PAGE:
Common (1% to 10%): Elevated creatine kinase (greater than 990 units/L in males and 845 units/L in females: up to 9%), elevated serum amylase (greater than 175 units/L: up to 8%), elevated fasting triglycerides (greater than 750 mg/dL: 4%), altered serum glucose (less than 40 mg/dL or greater than 250 mg/dL: up to 3%), hyperglycemia (greater than 250 mg/dL: up to 2%), elevated alkaline phosphatase (greater than 550 units/L: 1%)
Frequency not reported: Increased body weight, redistribution/accumulation of body fat (including central obesity, dorsocervical fat enlargement, peripheral wasting, facial wasting, breast enlargement, "cushingoid appearance")

Emtricitabine or tenofovir:
Common (1% to 10%): Elevated pancreatic amylase (greater than 2 times ULN: up to 3%), elevated serum lipase (greater than 2 times ULN: up to 3%)

Efavirenz:
Postmarketing reports: Hypercholesterolemia, hypertriglyceridemia

Tenofovir:
Postmarketing reports: Hypokalemia, lactic acidosis, hypophosphatemia

Hypokalemia and hypophosphatemia may occur as a result of proximal renal tubulopathy.

Respiratory

Common (1% to 10%): Sinusitis (Grades 2 to 4: 8%), upper respiratory tract infections (Grades 2 to 4: 8%), nasopharyngitis (Grades 2 to 4: 5%)

Emtricitabine or tenofovir:
Common (1% to 10%): Increased cough (at least 5%), pneumonia (at least 5%), rhinitis (at least 5%)

Efavirenz:
Postmarketing reports: Dyspnea

Tenofovir:
Postmarketing reports: Dyspnea

Renal

Tenofovir:
Frequency not reported: New onset or worsening renal impairment
Postmarketing reports: Renal insufficiency, renal failure, acute renal failure, Fanconi syndrome, proximal renal tubulopathy, increased creatinine, acute tubular necrosis, nephrogenic diabetes insipidus, interstitial nephritis (including acute cases)

Rhabdomyolysis, osteomalacia, hypokalemia, muscular weakness, myopathy, and hypophosphatemia may occur as a result of proximal renal tubulopathy.

Hematologic

Common (1% to 10%): Decreased neutrophils (less than 750/mm3: 3%)
Frequency not reported: Increased hemoglobin

Endocrine

Efavirenz:
Postmarketing reports: Gynecomastia

Tenofovir:
Frequency not reported: Higher serum parathyroid hormone levels

Cardiovascular

Efavirenz:
Frequency not reported: QT interval prolongation, torsades de pointes
Postmarketing reports: Palpitations

Musculoskeletal

Rhabdomyolysis, osteomalacia, muscular weakness, and myopathy may occur as a result of proximal renal tubulopathy.

Emtricitabine or tenofovir:
Common (1% to 10%): Arthralgia (at least 5%), myalgia (at least 5%)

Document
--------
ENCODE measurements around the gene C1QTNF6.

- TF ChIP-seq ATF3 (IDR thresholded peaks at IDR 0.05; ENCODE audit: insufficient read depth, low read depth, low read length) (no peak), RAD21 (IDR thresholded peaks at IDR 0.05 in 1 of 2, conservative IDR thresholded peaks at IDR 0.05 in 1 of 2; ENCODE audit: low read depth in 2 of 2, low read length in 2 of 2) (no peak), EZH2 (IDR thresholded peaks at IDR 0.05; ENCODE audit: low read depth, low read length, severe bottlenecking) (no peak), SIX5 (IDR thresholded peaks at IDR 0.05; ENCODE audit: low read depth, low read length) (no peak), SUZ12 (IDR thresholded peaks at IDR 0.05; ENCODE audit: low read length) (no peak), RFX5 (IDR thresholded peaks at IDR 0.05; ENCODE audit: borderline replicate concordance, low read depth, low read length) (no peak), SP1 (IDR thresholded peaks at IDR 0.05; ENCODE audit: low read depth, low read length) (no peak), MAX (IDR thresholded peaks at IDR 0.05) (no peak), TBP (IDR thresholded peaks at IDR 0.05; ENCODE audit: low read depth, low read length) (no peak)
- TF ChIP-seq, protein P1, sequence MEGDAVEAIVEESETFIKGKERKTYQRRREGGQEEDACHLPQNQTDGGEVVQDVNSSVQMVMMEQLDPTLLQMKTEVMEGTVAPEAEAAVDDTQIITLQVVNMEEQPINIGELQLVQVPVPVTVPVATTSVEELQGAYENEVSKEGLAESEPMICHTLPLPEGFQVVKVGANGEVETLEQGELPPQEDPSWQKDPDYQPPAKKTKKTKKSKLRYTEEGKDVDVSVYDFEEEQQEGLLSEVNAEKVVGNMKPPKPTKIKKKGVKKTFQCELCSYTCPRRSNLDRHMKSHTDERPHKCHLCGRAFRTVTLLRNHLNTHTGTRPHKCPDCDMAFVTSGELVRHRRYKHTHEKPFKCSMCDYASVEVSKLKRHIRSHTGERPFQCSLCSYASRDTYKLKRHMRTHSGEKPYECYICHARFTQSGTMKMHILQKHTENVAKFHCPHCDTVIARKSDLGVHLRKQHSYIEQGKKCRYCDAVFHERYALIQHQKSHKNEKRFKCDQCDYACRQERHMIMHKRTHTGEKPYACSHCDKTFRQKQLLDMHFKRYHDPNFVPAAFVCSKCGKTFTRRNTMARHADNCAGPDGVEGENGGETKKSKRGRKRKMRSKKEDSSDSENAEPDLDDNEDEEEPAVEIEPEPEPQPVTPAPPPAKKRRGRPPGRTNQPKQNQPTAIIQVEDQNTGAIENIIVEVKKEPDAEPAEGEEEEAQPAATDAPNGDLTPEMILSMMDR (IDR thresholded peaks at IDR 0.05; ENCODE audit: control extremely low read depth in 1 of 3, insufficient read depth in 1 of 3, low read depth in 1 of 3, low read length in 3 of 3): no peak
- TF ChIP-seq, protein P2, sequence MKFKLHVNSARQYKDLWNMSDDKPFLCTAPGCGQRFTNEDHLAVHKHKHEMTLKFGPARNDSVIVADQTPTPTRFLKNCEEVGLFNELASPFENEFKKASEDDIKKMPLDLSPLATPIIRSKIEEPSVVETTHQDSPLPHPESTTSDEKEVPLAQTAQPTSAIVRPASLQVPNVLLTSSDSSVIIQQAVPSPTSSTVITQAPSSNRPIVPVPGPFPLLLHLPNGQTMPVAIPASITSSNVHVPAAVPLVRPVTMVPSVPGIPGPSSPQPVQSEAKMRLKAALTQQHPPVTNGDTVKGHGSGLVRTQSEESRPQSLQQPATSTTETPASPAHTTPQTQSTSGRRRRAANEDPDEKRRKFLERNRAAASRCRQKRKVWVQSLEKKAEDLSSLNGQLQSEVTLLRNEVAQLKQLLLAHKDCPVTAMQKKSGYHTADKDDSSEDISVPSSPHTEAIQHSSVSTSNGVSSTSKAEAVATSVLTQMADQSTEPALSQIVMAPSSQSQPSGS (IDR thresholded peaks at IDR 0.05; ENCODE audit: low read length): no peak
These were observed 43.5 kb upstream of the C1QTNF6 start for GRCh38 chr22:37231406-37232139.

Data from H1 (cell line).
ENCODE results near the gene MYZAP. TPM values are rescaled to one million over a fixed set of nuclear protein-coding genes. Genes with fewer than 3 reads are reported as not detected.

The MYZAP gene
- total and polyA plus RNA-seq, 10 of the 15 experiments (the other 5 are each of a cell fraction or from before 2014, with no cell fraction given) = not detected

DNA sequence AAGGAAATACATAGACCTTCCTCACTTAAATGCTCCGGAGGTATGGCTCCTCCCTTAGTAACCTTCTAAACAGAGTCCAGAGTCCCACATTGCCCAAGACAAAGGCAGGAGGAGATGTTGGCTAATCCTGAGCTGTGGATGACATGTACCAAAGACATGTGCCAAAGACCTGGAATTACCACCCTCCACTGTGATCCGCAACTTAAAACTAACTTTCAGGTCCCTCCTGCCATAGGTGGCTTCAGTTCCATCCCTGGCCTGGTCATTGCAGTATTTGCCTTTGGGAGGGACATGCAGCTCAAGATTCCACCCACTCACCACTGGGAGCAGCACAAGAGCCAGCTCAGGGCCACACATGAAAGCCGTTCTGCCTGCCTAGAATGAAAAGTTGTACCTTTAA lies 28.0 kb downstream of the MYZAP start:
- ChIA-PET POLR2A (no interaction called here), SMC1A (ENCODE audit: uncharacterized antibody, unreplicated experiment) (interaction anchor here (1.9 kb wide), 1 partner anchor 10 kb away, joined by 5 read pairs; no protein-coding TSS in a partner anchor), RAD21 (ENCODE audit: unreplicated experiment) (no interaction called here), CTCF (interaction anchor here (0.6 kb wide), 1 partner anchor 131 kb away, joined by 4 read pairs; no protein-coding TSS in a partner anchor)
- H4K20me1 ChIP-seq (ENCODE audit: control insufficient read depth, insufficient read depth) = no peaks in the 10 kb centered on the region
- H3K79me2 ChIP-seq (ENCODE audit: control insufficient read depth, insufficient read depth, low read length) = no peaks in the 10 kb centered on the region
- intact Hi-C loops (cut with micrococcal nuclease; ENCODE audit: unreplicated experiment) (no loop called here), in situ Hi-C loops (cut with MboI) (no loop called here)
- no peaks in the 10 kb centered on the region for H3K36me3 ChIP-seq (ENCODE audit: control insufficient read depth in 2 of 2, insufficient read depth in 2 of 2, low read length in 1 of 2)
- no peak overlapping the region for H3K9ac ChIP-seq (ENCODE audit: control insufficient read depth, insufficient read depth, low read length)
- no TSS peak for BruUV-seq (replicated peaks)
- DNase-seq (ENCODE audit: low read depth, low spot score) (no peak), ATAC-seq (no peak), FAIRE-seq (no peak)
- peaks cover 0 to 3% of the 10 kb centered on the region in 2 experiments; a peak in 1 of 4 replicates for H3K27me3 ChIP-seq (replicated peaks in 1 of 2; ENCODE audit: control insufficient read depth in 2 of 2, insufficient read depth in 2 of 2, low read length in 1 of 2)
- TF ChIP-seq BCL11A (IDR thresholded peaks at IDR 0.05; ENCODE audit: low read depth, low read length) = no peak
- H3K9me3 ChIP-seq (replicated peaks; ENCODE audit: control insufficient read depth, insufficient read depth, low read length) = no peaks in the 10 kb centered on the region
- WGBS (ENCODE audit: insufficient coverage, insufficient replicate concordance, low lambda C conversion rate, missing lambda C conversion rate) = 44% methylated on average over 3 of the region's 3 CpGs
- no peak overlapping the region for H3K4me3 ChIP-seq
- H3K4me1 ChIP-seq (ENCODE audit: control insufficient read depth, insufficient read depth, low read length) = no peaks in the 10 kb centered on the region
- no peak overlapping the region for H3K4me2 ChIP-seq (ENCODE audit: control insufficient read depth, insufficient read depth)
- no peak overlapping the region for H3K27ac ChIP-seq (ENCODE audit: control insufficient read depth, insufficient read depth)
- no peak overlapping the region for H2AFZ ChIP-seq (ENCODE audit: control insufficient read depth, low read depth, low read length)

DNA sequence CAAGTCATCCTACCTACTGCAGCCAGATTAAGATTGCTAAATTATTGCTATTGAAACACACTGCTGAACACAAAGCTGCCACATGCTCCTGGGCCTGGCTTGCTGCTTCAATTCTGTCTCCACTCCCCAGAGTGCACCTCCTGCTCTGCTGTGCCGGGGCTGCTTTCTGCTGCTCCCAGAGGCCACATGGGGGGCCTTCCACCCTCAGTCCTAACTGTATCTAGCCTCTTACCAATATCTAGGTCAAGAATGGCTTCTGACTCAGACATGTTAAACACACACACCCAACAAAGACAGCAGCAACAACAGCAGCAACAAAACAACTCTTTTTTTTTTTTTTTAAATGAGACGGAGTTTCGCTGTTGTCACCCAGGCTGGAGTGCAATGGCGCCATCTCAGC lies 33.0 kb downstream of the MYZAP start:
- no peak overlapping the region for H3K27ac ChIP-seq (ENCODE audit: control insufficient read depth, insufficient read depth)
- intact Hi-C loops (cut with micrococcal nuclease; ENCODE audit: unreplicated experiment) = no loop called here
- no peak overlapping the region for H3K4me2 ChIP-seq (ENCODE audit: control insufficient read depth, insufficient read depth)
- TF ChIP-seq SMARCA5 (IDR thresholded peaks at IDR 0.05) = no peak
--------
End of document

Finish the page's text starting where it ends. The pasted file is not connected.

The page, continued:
Efavirenz:
Postmarketing reports: Arthralgia, myalgia, myopathy

Tenofovir:
Frequency not reported: Decreased bone mineral density, increased biochemical markers of bone metabolism
Postmarketing reports: Rhabdomyolysis, osteomalacia (manifested as bone pain and which may contribute to fractures), muscular weakness, myopathy

Hypersensitivity

Efavirenz:
Postmarketing reports: Allergic reactions

Tenofovir:
Postmarketing reports: Allergic reaction (including angioedema)

Ocular

Efavirenz:
Postmarketing reports: Abnormal vision

Genitourinary

Common (1% to 10%): Hematuria (greater than 75 red blood cells/high power field: up to 3%)
Uncommon (0.1% to 1%): Glycosuria (3+ or greater: less than 1%)

Tenofovir:
Postmarketing reports: Proteinuria, polyuria

Immunologic

Frequency not reported: Immune reconstitution syndrome, autoimmune disorders in the setting of immune reconstitution (e.g., Graves' disease, polymyositis, Guillain-Barre syndrome)

Other

Common (1% to 10%): Fatigue (Grades 2 to 4: 9%)

Emtricitabine or tenofovir:
Common (1% to 10%): Fever (at least 5%), pain (at least 5%), back pain (at least 5%)

Efavirenz:
Common (1% to 10%): Pain (moderate to severe intensity: 2% or greater)
Frequency not reported: False positive urine drug screening test results for tetrahydrocannabinol and benzodiazepines
Postmarketing reports: Flushing, contraceptive failure (with an implantable hormonal contraceptive), asthenia

Tenofovir:
Frequency not reported: Higher 1,25 vitamin D levels
Postmarketing reports: Asthenia

False positive urine drug screening test results for tetrahydrocannabinol and benzodiazepines have been reported in HIV-infected patients receiving efavirenz. False positive cannabinoid test results have been observed with the CEDIA DAU Multilevel THC assay and the InstaCheck multidrug Screen Panel. The Triage 8 and the Drug Screen Multi 5 have shown false-positive results for benzodiazepines and tetrahydrocannabinol.